- The Washington Times - Thursday, September 19, 2002

Washington's newest power-brokers are flexing their muscles on Capitol Hill these days and some of Wall Street's bluest blue chips might get a black eye in the process. In a move that stunned some Beltway veterans, House Financial Services Committee Chairman Mike Oxley recently turned up the heat on several well-known investment companies, probing practices of their CEOs and research analysts. Instead of carrying Wall Street's water, he and his allies on the committee are fighting for a new and increasingly powerful constituency the Bubble Boomers.

Going to bat for the Boomers may cause some boardroom "Malox moments," but it's also smart market medicine and even shrewder politics.

This new investor class came of age during the boom times of the last decade, purchasing stocks at unprecedented levels. As a result, more than half of U.S. households now invest, up from about 5 percent 20 years ago. Although tempered by market gyrations when the bubble burst over the last two years, they still analyze stock charts and tune in CNBC like their elders read baseball box scores and watched "The Honeymooners." Connected by economic interest rather than political ideology, Bubble Boomers are just beginning to make a big splash among policymakers along the Potomac.

While it disappoints bogus reformers like Common Cause, legislators in the real world listen more to voters and constituents than hired guns or CEOs. And the Bubble Boomers are now putting heat on Congress.

Enter the House Financial Services Committee. In the last month, Mr. Oxley, with the support of his ranking Democrat, Rep. John LaFalce, stepped up the inquiry of several well-known Wall Street firms, including Credit Suisse/First Boston, Citigroup and Goldman Sachs. All three will deliver boxes of documents to the committee today, which will review them and likely schedule a high-profile hearing in the next several weeks. From New York to Washington, the howls from some in the securities business are louder than the engines on the Delta Shuttle. But Mr. Oxley and his committee hear a different roar.

No one voice speaks for the Bubble Boomers. Neither officially organized, nor formally represented, they include such disparate folks as union members with pensions, recent retirees with IRAs and reformed day-traders. But they do have an unwritten political manifesto of sorts one that the Financial Services Committee chairman understands. And he is following a script that will strengthen markets, boost his party's political fortunes, and bolster sagging investor confidence.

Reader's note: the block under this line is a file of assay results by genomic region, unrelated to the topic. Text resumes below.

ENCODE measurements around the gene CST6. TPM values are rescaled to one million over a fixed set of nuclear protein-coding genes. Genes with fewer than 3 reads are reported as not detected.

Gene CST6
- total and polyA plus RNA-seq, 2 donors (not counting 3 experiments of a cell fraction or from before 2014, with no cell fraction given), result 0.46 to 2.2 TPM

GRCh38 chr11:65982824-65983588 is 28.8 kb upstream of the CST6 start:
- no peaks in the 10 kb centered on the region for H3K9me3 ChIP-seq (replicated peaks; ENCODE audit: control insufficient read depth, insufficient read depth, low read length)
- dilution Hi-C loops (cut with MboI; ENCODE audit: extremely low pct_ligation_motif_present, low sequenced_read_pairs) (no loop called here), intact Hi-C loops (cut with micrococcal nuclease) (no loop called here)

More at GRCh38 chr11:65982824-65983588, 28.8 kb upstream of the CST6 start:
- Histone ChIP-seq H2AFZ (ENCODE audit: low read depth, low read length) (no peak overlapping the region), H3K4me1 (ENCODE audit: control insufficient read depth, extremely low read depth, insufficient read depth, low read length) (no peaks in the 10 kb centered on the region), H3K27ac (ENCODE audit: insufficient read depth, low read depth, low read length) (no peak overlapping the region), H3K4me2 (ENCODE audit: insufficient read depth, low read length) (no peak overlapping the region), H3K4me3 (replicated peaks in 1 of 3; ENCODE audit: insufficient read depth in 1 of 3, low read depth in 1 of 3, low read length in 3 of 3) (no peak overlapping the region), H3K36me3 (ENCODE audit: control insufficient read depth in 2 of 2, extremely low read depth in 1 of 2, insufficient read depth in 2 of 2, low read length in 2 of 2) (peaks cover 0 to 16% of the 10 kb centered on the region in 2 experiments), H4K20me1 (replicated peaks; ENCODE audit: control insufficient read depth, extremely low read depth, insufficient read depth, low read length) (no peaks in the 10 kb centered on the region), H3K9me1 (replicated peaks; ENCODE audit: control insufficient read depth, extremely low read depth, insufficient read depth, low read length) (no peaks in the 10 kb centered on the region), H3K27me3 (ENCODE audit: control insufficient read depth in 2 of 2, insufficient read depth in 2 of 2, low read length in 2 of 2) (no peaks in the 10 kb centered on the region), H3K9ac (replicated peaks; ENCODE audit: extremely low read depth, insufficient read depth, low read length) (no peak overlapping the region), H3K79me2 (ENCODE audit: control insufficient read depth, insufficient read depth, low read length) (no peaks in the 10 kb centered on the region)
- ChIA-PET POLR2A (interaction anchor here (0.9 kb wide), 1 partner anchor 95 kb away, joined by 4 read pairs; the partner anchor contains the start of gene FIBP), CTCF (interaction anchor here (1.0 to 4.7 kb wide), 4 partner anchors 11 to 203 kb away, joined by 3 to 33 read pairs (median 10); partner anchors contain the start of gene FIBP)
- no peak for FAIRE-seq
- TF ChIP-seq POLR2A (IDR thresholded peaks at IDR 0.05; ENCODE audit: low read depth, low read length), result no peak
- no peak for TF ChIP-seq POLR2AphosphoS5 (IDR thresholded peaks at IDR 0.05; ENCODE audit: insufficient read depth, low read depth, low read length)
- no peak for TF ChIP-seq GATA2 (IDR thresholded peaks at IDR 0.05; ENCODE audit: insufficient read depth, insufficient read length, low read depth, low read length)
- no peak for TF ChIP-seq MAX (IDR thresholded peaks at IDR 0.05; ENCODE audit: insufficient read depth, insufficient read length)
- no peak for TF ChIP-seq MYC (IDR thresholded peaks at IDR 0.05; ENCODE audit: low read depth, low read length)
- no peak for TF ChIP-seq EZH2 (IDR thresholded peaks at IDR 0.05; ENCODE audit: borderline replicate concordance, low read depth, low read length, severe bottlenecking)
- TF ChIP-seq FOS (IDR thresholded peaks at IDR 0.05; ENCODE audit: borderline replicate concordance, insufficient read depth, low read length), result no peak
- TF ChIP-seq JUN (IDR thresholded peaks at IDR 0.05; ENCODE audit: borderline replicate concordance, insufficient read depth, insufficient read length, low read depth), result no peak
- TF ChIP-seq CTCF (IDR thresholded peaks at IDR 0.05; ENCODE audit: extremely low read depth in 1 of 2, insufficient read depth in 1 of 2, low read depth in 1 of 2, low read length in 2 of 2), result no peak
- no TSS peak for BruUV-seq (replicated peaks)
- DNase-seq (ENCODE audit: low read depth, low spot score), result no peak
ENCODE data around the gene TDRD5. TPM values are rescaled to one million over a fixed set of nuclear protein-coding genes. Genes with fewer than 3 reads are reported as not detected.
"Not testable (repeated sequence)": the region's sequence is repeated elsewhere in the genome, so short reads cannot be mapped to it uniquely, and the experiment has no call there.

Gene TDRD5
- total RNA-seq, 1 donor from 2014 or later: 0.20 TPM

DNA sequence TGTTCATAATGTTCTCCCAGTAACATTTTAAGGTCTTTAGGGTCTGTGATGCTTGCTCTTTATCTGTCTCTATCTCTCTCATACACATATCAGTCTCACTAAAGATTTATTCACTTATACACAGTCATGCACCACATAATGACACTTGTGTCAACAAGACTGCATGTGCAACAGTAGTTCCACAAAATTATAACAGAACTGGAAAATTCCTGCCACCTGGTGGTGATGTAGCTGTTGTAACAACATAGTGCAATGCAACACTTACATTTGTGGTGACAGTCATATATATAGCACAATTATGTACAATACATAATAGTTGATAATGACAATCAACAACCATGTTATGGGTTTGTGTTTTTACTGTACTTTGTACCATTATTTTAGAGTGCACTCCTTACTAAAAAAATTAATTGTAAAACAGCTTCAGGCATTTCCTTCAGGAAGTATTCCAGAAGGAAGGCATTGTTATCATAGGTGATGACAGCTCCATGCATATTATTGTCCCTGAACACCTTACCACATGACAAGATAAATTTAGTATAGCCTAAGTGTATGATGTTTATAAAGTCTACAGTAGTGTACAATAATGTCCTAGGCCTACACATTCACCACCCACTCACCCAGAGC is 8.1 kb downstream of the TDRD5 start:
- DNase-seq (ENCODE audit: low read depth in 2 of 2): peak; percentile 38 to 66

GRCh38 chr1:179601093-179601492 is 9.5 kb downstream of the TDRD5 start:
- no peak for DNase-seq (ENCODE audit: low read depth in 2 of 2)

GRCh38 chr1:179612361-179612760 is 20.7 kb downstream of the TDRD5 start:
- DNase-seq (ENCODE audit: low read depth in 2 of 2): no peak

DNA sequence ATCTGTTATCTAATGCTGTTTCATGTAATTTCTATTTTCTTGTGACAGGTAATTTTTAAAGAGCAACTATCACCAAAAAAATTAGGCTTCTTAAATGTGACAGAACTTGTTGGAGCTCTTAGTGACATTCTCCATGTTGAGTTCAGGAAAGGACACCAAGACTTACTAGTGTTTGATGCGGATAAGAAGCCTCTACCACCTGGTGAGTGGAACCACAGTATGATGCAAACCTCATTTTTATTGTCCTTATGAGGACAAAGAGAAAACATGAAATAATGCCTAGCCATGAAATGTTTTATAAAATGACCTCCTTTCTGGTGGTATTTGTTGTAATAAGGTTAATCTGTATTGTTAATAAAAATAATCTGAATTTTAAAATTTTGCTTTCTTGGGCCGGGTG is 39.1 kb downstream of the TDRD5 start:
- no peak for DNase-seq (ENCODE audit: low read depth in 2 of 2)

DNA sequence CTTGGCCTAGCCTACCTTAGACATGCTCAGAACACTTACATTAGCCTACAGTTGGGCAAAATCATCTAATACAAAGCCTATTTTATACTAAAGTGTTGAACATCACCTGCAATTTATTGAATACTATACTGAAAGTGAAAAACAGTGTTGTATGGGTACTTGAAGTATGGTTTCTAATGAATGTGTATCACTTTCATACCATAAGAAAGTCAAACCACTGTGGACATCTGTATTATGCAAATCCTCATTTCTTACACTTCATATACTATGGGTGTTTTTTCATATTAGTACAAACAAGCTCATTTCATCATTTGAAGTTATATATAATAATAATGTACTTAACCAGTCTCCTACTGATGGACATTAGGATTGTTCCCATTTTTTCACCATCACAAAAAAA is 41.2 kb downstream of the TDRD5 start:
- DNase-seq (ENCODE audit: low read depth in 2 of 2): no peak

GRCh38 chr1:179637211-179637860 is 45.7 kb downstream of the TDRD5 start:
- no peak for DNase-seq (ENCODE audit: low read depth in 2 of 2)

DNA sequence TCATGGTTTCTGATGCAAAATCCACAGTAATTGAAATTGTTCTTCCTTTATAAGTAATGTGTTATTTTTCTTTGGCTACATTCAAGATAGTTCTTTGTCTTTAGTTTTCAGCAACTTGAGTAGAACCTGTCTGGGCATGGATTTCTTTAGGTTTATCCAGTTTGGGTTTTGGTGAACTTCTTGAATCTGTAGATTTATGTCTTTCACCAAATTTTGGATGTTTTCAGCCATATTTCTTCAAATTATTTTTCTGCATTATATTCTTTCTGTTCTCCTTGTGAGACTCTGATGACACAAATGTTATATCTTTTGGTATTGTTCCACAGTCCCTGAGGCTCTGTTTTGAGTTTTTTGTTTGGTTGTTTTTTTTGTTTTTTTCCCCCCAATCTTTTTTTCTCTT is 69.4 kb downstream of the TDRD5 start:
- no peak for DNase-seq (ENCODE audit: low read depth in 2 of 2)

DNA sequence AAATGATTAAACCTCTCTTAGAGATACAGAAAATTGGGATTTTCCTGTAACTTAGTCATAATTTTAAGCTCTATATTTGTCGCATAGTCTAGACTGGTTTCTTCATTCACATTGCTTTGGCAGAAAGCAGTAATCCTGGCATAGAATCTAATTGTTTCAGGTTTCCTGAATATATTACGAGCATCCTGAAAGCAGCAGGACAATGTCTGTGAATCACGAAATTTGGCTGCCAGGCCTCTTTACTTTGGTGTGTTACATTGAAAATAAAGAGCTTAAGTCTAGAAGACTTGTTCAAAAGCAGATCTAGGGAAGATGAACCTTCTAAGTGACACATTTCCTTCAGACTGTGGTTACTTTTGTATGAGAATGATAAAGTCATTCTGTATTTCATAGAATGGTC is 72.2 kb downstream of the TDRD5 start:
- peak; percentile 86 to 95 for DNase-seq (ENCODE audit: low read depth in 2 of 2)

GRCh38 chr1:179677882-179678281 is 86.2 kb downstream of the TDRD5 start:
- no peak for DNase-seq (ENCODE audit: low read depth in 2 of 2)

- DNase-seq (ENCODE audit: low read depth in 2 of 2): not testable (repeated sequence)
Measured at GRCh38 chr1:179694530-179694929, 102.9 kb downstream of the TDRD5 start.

The manifesto has three parts. First, defend capitalism. Strong advocates of capitalism, in Congress and in business, should attack practices that undermine the fair and efficient operation of markets. When corporate insiders manipulate the flow of information to investors or rig undisclosed deals in exchange for investment banking business, these practices should be divulged and stopped. A prominent Republican lobbyist recently admonished a group of his peers and Senators in a Capitol Hill meeting: "I'm a capitalist and I want to defend capitalism. These practices undermine the whole system and we should be against them whoever is doing it." The Financial Services Committee investigation is doing just that.

Second, reject the politicization of corporate misconduct. If there is such a thing as "corporate cronyism," Republicans don't have a monopoly on it and they are tired of Democrats saying they do. The Financial Services Committee will question the role of Democratic heavyweight and former Clinton Treasury Secretary Bob Rubin for his involvement in practices currently under media and regulatory scrutiny while helping to run Goldman Sachs. By scrutinizing Mr. Rubin, and possibly other Democrats, the investigation will help Republicans demonstrate that corporate misconduct is not a partisan enterprise.

Finally, champion the interests of investors in Congress. Twenty years ago, they had less political stroke. But today, Bubble Boomers, about 90 million strong, want advocates in the public-policy process to shine a bright light on markets, examine them, and clean up problems discovered along the way. "Congress has a number of tools at its disposal and they don't want to micro manage markets," one lawyer knowledgeable with the investigation told me. "But, if they can get companies or regulatory agencies to make changes by using the bully pulpit, that's as good as passing a bunch of bills." It also demonstrates that Congress is squarely on the side of investor interests.

By recognizing the emerging political clout of the Bubble Boomers and addressing their concerns, Mr. Oxley will strengthen the stock market and provide political dividends to his party along the way.

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